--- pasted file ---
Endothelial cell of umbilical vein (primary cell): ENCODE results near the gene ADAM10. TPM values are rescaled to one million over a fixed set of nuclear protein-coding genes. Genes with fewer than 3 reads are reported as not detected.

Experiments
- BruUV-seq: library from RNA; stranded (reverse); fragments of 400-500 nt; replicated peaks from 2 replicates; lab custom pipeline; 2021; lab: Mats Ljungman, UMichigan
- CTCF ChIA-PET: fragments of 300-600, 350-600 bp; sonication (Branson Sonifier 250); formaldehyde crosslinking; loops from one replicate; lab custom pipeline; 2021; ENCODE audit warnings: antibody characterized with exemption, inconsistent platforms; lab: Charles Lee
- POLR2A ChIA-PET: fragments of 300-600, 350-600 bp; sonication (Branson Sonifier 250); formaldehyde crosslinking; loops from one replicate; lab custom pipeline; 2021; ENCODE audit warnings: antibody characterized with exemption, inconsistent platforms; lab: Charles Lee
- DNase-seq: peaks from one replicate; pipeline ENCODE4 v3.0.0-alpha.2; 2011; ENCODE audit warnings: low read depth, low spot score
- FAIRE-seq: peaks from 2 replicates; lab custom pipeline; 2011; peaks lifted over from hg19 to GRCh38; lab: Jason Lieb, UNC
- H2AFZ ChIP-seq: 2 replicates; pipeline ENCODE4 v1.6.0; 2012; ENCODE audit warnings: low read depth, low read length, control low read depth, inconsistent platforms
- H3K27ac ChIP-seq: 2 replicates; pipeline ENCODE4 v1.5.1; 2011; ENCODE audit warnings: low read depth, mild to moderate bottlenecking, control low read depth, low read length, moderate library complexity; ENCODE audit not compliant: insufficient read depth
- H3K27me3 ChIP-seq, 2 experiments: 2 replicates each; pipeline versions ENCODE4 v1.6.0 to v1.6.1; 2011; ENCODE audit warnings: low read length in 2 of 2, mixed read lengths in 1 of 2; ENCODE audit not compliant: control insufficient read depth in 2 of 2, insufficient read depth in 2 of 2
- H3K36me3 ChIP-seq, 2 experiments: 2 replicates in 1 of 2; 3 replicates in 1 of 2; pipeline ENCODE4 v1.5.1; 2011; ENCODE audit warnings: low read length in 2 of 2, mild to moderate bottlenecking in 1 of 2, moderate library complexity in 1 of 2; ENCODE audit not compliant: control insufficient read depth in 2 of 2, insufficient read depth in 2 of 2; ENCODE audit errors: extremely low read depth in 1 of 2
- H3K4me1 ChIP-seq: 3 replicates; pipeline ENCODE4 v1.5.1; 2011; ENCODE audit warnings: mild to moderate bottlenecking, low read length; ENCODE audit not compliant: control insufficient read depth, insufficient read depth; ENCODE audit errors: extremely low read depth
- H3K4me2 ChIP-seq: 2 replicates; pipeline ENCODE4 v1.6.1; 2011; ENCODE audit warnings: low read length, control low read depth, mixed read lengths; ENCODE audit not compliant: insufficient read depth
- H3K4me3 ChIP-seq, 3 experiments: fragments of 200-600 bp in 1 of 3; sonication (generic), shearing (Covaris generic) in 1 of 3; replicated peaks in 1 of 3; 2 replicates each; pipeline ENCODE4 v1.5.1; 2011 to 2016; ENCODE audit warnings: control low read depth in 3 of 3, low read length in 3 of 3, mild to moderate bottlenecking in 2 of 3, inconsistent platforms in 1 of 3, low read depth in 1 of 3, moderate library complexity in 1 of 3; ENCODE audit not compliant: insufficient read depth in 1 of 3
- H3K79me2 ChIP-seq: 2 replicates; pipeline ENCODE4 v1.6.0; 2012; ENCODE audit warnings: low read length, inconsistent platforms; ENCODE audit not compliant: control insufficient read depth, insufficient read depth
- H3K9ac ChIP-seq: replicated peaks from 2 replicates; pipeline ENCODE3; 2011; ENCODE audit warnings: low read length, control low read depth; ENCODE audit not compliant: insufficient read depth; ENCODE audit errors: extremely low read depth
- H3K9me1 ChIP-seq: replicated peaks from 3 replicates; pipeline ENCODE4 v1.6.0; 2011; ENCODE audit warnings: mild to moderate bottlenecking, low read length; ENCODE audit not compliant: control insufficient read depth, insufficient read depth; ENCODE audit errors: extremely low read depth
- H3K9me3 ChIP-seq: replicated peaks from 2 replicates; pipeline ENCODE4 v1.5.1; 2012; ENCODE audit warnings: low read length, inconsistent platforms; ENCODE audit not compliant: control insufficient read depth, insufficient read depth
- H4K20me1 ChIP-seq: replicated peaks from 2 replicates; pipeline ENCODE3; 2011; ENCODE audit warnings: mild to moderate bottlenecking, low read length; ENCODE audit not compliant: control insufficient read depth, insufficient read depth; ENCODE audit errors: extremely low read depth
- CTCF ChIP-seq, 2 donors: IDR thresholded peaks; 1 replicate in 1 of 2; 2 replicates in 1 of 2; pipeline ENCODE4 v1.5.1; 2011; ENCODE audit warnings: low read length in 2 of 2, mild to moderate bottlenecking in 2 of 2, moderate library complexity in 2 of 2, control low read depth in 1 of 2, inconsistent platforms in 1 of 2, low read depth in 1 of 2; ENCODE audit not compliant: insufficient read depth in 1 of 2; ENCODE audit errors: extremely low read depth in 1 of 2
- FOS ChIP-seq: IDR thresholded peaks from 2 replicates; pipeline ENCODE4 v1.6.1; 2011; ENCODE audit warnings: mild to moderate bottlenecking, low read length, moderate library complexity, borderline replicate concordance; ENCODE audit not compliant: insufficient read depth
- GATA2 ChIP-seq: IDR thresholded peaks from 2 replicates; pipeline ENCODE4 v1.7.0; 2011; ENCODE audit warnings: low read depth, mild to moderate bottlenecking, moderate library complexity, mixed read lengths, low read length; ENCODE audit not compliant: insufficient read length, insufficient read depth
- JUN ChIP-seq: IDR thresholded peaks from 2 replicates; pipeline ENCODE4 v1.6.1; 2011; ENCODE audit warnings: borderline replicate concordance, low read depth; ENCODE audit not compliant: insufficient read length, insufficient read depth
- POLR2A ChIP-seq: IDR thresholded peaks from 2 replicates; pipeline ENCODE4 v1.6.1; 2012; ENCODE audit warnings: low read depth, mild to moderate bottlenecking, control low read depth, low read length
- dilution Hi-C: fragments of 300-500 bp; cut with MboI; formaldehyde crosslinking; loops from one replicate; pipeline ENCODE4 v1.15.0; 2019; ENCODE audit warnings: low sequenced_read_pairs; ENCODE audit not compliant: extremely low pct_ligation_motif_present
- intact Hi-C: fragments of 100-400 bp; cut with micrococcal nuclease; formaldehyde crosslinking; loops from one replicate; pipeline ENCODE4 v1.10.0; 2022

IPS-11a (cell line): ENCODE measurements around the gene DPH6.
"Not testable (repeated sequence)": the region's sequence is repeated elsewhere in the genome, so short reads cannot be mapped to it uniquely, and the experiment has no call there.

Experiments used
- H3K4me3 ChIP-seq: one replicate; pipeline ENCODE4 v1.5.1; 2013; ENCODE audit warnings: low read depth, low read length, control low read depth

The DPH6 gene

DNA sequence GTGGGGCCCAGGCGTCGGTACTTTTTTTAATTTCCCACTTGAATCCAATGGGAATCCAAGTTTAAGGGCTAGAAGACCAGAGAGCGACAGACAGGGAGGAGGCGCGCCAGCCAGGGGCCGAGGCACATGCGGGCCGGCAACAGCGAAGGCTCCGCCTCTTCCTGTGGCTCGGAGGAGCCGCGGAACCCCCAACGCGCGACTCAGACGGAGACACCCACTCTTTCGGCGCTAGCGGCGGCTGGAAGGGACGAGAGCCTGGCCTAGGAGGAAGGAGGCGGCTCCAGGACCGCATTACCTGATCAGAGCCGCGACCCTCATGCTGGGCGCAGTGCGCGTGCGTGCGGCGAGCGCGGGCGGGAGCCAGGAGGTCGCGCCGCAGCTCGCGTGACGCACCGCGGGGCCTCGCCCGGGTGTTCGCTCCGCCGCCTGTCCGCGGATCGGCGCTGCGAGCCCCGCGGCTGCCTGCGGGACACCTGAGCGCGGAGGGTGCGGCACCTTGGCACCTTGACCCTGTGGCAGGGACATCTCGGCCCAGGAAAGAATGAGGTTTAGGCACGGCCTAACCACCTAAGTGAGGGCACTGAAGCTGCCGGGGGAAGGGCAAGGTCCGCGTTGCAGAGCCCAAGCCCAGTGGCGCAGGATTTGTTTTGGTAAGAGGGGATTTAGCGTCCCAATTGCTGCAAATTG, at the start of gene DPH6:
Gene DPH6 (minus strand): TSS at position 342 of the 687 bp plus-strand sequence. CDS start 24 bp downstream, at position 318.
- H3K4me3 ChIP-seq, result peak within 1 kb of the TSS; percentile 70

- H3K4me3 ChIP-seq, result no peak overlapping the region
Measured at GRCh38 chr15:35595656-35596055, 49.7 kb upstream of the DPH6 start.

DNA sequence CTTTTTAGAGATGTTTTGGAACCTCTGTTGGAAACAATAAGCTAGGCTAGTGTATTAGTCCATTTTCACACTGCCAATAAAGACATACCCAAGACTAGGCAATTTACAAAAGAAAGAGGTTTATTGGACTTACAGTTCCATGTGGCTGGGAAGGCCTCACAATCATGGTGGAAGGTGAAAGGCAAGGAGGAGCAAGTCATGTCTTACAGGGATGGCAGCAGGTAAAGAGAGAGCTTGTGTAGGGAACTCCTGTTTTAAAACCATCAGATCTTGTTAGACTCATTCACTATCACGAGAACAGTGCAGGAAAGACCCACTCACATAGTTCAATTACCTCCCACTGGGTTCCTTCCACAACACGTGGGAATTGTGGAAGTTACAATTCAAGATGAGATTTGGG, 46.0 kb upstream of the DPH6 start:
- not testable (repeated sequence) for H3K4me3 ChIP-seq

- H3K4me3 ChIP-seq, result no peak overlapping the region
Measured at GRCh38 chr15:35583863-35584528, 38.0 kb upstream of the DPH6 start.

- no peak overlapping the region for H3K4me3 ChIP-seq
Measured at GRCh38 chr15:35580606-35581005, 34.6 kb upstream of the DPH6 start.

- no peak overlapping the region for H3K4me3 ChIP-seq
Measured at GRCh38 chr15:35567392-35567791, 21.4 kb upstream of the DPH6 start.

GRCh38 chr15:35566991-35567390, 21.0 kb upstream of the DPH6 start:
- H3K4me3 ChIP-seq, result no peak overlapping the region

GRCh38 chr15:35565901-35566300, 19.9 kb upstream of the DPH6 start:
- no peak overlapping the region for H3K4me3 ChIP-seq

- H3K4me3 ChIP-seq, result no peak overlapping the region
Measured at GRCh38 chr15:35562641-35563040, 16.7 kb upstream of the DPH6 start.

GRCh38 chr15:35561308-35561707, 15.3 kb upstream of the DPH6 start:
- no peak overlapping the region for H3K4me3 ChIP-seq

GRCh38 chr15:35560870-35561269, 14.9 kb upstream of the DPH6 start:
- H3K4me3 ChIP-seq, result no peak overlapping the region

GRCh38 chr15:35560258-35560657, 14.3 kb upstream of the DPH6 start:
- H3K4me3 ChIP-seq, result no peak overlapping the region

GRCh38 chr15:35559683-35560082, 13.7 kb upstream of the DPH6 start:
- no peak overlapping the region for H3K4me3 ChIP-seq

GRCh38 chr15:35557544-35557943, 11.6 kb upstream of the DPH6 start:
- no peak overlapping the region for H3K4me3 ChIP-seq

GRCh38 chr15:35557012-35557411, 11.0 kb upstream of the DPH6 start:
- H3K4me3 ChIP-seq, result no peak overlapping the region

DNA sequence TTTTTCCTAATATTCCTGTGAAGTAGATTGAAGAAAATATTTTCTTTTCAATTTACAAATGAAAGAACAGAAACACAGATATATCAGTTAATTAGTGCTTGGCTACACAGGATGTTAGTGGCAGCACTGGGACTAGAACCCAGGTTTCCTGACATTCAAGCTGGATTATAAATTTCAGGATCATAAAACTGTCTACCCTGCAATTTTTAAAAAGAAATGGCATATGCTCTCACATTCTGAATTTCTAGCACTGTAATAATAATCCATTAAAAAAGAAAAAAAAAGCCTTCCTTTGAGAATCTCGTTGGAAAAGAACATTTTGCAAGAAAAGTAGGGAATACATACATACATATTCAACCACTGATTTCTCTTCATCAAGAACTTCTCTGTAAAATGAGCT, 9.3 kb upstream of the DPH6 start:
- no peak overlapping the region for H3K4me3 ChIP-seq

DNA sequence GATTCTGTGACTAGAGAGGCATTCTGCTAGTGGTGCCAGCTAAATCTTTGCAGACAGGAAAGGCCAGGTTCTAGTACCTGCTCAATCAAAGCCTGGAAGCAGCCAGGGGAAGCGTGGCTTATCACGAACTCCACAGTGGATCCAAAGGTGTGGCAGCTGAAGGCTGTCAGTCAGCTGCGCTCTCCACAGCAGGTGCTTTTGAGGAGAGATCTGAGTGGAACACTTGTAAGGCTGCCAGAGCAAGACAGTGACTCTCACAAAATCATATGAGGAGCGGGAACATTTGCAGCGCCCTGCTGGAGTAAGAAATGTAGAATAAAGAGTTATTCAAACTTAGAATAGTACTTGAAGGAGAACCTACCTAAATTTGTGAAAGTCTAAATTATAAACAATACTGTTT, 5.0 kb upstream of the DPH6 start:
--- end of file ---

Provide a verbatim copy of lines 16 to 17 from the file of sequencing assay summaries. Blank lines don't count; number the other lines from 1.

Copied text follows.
- H3K9ac ChIP-seq: replicated peaks from 2 replicates; pipeline ENCODE3; 2011; ENCODE audit warnings: low read length, control low read depth; ENCODE audit not compliant: insufficient read depth; ENCODE audit errors: extremely low read depth
- H3K9me1 ChIP-seq: replicated peaks from 3 replicates; pipeline ENCODE4 v1.6.0; 2011; ENCODE audit warnings: mild to moderate bottlenecking, low read length; ENCODE audit not compliant: control insufficient read depth, insufficient read depth; ENCODE audit errors: extremely low read depth